The 2016s seem more prone than the previous generation (which was certainly very prone as well, and even the SD slot could generate some issues in some instances since it was wired through the USB 3.0 bus) - but why does the 2016 seem more prone? Whether this is because of the design of the wifi card/wifi antenna, an outcome of the shielding Apple used (or lack of), an issue being heavily amplified by poorly shielded 3rd party devices (some of which Apple sells in their own store), an outcome of the increased signal clutter (which seems to amplify the issue), a combination, or none of the above, I cannot say. But I can say that even well-shielded cables still have this issue...although they can indeed make a huge improvement in functionality. Further, 5 GHz's own limitations of distance and barrier penetration means 2.4 GHz will be required for the foreseeable future, and for quite a few people it means 5 GHz exclusively may not be practical.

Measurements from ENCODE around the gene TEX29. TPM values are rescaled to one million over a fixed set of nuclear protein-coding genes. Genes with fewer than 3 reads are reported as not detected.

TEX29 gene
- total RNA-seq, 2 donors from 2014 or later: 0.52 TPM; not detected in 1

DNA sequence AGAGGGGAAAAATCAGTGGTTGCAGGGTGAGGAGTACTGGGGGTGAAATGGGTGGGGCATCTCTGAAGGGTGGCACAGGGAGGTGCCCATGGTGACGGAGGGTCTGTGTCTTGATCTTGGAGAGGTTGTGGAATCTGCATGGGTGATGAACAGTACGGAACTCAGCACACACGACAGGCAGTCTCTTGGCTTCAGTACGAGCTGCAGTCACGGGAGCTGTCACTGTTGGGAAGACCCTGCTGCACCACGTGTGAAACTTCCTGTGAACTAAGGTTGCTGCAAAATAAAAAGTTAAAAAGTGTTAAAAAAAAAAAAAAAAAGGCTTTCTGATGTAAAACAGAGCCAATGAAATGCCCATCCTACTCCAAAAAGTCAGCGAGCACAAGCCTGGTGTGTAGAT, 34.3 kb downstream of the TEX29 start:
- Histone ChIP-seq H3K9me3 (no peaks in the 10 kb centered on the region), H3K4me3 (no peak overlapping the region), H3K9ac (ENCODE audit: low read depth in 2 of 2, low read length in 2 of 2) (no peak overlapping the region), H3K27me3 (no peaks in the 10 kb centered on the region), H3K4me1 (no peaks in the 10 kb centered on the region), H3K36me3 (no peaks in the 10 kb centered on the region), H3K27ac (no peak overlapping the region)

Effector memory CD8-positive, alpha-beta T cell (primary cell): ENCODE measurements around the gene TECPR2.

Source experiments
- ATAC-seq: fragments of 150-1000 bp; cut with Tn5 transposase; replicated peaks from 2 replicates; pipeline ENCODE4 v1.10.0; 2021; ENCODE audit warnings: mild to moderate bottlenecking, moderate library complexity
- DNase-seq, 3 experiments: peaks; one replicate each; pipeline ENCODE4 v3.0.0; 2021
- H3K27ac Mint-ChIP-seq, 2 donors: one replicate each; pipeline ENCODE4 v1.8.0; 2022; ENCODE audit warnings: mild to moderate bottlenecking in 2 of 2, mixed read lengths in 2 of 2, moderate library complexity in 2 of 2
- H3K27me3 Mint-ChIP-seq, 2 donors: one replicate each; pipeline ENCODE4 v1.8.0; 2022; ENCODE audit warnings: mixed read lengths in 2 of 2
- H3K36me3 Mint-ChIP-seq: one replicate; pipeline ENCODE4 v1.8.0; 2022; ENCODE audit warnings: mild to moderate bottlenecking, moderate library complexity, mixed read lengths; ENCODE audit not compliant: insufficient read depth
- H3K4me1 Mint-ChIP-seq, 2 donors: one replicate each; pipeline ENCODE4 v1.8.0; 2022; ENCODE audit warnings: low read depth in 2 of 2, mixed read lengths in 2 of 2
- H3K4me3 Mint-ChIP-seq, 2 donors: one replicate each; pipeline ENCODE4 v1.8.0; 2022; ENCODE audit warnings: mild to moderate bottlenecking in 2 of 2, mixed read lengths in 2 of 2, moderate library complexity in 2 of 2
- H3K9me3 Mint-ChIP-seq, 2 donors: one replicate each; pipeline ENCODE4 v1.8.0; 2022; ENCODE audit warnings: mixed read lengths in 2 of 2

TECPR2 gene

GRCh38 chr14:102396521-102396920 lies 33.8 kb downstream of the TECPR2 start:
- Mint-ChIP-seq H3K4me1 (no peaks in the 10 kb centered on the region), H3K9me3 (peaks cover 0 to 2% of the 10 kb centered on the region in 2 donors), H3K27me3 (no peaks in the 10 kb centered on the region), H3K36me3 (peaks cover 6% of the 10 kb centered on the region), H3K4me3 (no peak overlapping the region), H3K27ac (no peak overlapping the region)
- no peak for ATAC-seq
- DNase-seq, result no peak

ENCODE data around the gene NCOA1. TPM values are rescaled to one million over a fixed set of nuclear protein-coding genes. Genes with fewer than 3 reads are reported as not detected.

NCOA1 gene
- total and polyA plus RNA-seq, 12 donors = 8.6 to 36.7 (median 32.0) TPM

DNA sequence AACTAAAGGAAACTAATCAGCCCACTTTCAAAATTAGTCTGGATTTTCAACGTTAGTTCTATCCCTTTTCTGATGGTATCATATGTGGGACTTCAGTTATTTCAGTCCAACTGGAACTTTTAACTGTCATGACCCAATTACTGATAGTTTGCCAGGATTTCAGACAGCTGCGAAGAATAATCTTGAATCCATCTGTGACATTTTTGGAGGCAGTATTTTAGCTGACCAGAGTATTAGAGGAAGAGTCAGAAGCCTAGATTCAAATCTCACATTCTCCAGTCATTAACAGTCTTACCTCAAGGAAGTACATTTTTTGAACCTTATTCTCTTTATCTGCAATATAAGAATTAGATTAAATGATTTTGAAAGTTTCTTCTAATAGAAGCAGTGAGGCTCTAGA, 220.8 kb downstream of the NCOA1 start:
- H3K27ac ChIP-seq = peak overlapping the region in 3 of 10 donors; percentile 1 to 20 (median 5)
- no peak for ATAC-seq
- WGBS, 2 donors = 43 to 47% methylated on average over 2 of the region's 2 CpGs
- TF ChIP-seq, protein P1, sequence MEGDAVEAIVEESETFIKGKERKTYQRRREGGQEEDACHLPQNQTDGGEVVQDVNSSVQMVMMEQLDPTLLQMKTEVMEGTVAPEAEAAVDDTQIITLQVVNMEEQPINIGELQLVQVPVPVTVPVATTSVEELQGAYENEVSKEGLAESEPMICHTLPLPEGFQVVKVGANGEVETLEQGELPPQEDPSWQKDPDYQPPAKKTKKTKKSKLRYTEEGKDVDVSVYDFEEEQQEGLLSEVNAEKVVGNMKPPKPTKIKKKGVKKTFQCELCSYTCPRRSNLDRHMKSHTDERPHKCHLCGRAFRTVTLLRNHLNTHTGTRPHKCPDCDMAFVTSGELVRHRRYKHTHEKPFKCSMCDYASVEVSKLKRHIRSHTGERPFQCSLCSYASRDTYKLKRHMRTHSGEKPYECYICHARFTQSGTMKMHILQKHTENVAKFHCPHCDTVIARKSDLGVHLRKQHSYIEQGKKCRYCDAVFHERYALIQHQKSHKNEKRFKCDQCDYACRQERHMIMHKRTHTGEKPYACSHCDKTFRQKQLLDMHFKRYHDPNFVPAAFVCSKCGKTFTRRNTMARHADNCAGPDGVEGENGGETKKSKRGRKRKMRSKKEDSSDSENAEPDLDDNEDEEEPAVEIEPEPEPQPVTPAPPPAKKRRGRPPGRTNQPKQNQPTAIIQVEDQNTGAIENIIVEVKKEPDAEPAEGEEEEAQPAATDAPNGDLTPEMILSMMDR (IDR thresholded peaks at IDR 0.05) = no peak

I agree with your assessment that removing the SD card was not a very good idea. If Apple left the slot in place, and ran it through the PCIe bus, giving it enough capacity to saturate cards that can transfer data at over 300 MB/s, that would have been spectacular and made a great computer even greater.


    If you want to fully ELIMINATE the issue, you could...
    • Switch your WiFI to 5GHz only (if your wifi signal has to travel through walls/floors, bear in mind 2.4 GHz does a far better job than 5 GHz at this), or